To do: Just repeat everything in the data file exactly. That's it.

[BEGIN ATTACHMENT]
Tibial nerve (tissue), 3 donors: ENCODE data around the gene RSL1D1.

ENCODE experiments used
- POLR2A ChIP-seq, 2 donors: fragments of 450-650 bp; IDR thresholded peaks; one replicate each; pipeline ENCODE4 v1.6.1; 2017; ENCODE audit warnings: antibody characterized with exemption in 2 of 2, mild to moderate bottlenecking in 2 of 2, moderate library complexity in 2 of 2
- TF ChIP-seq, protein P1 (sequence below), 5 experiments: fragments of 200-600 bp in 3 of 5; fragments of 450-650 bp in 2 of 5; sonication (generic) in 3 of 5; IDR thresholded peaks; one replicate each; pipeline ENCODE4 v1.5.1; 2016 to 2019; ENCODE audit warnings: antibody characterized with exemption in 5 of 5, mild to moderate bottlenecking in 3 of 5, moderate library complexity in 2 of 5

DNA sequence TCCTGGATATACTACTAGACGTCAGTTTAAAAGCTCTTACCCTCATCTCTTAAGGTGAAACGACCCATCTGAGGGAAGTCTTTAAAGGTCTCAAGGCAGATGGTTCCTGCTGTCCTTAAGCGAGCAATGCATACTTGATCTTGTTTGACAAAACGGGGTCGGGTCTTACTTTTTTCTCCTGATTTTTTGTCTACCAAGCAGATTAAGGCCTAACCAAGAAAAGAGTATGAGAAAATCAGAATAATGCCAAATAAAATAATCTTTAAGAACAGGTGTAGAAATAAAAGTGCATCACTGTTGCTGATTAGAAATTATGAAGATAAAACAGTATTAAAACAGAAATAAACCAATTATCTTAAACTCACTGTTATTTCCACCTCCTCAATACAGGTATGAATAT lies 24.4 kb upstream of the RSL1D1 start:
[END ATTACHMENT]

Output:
Tibial nerve (tissue), 3 donors: ENCODE data around the gene RSL1D1.

ENCODE experiments used
- POLR2A ChIP-seq, 2 donors: fragments of 450-650 bp; IDR thresholded peaks; one replicate each; pipeline ENCODE4 v1.6.1; 2017; ENCODE audit warnings: antibody characterized with exemption in 2 of 2, mild to moderate bottlenecking in 2 of 2, moderate library complexity in 2 of 2
- TF ChIP-seq, protein P1 (sequence below), 5 experiments: fragments of 200-600 bp in 3 of 5; fragments of 450-650 bp in 2 of 5; sonication (generic) in 3 of 5; IDR thresholded peaks; one replicate each; pipeline ENCODE4 v1.5.1; 2016 to 2019; ENCODE audit warnings: antibody characterized with exemption in 5 of 5, mild to moderate bottlenecking in 3 of 5, moderate library complexity in 2 of 5

DNA sequence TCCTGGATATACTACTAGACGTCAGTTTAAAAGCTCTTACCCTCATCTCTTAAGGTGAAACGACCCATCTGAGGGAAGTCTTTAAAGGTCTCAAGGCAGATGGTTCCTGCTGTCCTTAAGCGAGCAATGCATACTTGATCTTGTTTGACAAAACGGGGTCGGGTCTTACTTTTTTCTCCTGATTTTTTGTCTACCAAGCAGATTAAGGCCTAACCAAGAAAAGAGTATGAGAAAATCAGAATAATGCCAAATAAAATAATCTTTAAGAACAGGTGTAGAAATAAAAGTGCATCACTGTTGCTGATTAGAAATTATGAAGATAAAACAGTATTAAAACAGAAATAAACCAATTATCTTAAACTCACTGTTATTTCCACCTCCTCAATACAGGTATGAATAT lies 24.4 kb upstream of the RSL1D1 start: